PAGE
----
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Monday, July 04, 2011 

The grim calculus of tabloid crime reporting.

There's a great contradiction at the very heart of tabloid crime reporting - much as they obviously want those who have gone missing to be found safe and well, or for a murderer to be caught - they also know that the longer the ordeal goes on for the relatives, the greater the potential revenue for the paper. Crime and violent deaths have always driven sales of newspapers, but it wasn't until the disappearance of Madeleine McCann that it became quite so clear how the stymieing of the decline was driving editors to demand their journalists keep filing stories, even if there was nothing new to report: the Daily Express with its day after day of "MADELEINE" front pages, leading to the eventual libel settlement with the McCanns, was previously considered the nadir of such abuses.

Now it seems we have a new low. Finding out everything about the relatives of someone who's gone missing, regardless of any suspicions they may have been involved has long been routine practice in such cases, and hacking their phones is a logical progression of that, especially as it's bound to lead to one sort of "exclusive" or another. Hacking into the voicemail of the victim however, well, it really does take the breath away. It's voyeuristic and distressing as it is to hear the heartfelt appeals which are often made for the missing person to come home or for anyone with information to come forward; for a newspaper to listen in to the unbelievably personal pleas which must have been left on Milly Dowler's phone would have been bad enough. For Glenn Mulcaire to then delete some to free up space, ostensibly so more would come in that he could then pass on to the News of the World, surely realising that it would suggest to her parents and friends that she was the one who had done so, even if they were to be disabused later of such a notion is as her family's lawyer has said, heinous. Whether or not Mulcaire himself was cynical enough to do it knowing exactly what it would suggest, giving a new angle to the story as Jamie puts out there is something we'll never know.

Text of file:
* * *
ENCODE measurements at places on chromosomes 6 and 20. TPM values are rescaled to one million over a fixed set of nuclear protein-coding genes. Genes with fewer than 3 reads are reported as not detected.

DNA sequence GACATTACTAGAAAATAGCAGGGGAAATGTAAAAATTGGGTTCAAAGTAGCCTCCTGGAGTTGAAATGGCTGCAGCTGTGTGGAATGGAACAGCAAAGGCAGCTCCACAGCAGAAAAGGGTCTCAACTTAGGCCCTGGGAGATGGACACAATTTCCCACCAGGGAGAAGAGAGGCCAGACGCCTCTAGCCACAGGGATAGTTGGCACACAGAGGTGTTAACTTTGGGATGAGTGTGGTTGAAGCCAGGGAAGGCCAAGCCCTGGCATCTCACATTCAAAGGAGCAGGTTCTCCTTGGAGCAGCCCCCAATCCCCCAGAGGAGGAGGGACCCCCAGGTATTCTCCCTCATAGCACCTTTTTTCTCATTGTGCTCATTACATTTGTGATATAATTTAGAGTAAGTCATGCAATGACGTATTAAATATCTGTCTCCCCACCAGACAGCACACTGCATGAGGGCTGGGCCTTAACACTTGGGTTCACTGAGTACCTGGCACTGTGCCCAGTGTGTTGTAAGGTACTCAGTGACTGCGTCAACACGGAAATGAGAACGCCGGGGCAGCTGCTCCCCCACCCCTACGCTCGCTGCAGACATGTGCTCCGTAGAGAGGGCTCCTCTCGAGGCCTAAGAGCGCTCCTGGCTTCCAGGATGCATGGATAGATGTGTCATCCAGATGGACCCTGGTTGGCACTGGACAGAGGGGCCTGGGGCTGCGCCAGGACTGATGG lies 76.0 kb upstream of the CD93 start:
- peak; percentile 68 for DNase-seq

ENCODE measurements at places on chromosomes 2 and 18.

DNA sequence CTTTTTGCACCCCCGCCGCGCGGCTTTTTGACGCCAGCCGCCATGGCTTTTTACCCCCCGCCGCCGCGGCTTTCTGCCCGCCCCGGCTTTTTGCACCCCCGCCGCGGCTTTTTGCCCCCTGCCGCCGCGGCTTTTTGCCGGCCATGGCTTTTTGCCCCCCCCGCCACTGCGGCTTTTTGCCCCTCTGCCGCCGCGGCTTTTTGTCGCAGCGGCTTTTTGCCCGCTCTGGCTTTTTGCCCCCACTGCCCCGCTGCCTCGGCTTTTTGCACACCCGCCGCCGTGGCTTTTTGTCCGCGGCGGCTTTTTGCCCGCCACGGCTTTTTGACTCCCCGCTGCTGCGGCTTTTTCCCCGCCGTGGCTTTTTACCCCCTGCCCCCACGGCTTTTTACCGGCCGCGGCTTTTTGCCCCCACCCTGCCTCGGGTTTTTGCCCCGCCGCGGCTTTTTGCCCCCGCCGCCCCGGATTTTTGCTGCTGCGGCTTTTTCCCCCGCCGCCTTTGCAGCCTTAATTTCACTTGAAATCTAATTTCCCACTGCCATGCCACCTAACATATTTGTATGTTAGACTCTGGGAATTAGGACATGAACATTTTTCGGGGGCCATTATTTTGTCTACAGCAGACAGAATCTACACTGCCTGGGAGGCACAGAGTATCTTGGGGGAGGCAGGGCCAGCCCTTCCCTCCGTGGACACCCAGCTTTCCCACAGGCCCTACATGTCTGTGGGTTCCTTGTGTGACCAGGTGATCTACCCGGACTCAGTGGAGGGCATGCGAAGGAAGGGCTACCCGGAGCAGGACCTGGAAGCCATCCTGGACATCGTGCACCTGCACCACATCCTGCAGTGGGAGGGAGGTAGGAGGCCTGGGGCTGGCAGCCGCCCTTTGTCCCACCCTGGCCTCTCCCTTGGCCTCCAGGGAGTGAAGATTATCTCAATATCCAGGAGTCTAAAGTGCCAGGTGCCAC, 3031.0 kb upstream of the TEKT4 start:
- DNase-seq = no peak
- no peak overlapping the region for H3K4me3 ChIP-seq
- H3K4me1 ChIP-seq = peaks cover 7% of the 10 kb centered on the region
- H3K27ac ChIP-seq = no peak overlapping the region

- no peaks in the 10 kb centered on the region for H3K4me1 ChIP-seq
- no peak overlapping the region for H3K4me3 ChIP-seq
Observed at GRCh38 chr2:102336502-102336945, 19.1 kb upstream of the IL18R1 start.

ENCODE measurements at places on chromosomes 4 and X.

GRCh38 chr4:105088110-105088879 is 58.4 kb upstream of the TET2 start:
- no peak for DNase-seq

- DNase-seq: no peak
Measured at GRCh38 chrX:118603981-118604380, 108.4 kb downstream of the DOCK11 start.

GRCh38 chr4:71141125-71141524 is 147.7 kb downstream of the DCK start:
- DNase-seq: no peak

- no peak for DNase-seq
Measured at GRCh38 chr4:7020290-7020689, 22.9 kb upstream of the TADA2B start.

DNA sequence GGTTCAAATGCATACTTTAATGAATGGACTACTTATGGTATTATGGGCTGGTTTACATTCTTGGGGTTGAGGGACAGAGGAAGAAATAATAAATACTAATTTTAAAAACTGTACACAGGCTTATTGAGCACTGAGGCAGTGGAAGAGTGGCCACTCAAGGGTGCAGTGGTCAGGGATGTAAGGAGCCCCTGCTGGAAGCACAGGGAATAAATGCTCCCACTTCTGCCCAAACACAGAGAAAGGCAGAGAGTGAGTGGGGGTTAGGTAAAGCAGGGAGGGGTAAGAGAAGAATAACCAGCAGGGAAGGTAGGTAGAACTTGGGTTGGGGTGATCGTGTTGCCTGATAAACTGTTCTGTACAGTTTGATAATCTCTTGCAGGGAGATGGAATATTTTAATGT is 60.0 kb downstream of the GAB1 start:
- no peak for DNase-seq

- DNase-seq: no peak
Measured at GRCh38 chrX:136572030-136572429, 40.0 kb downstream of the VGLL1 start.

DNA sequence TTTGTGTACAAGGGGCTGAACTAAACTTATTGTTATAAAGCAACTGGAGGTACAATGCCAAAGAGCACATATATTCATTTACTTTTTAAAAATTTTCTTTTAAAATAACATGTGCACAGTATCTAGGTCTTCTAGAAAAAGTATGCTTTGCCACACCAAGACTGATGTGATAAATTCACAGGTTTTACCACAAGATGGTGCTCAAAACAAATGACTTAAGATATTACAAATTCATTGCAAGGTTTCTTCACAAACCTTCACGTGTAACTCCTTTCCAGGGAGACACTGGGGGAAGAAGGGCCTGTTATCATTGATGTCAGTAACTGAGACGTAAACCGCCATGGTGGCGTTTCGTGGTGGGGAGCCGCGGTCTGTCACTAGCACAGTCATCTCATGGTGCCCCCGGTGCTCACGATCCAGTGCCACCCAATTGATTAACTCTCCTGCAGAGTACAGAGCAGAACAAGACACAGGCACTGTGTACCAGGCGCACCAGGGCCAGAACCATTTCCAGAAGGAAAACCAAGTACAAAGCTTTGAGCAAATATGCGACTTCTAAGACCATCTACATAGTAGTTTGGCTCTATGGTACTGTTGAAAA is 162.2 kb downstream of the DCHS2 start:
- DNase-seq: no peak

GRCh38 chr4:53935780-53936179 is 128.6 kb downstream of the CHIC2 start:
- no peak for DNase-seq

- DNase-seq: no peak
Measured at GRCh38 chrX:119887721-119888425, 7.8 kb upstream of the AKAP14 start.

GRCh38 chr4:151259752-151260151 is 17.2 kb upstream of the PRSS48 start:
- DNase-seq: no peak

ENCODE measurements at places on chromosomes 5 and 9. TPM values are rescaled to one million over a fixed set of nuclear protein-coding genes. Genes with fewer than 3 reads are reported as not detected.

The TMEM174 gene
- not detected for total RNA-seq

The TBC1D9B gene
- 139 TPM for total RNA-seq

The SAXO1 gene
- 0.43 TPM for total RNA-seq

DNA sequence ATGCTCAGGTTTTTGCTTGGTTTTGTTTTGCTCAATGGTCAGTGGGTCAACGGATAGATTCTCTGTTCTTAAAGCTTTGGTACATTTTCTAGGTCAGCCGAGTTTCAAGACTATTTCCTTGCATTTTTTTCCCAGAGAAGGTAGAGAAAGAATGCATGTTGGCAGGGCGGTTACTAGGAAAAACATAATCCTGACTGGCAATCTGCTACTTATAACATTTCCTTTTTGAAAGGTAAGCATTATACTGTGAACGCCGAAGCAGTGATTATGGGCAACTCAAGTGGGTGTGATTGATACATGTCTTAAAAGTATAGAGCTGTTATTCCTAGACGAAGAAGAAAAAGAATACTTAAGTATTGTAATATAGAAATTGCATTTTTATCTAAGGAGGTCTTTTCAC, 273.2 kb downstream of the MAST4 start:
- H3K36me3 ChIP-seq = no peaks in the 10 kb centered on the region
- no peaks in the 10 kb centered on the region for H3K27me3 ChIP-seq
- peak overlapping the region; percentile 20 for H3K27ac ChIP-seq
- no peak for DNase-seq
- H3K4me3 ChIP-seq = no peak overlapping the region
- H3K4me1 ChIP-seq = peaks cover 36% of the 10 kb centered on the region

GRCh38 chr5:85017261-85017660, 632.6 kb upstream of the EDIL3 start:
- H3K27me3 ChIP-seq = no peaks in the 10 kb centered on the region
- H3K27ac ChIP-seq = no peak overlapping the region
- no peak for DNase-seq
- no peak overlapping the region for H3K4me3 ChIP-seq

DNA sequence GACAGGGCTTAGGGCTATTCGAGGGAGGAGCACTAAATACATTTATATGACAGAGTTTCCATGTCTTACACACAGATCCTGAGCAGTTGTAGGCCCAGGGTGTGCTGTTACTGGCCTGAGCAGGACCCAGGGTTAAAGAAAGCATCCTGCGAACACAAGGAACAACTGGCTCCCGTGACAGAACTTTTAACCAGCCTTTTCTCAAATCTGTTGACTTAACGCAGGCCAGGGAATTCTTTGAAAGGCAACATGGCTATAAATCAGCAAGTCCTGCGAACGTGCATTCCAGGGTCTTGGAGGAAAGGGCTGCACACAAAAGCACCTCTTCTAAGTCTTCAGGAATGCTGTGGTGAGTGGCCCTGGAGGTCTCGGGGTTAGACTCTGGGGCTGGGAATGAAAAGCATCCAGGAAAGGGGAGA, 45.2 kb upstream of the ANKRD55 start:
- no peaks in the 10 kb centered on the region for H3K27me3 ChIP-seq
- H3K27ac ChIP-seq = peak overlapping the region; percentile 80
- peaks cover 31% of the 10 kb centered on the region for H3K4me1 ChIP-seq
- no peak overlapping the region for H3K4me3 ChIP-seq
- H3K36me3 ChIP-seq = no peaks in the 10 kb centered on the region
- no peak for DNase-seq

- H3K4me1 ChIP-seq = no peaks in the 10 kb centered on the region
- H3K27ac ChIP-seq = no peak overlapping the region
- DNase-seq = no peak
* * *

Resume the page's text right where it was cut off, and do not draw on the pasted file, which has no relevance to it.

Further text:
The tabloids themselves may well argue that even if they occasionally go too far in their reporting on such stories, they make up for it through campaigns against crime or through providing a space for the relatives themselves to speak out, as the Sun and the News of the World often have. It's difficult though to disagree with Gerry McCann, when he said to the parliamentary media committee that his daughter "was made a commodity and there were profits to be made". Regardless of the help and support the media, and through them the public provide, it's the harsh reality of having someone they love dehumanised twice over, first by the perpetrator and then by those they thought were on their side that often stays with them. Rebekah Brooks, who for so long fought for Sarah's law and for the public's right to know where convicted sex offenders live surely cannot stay silent this time round.

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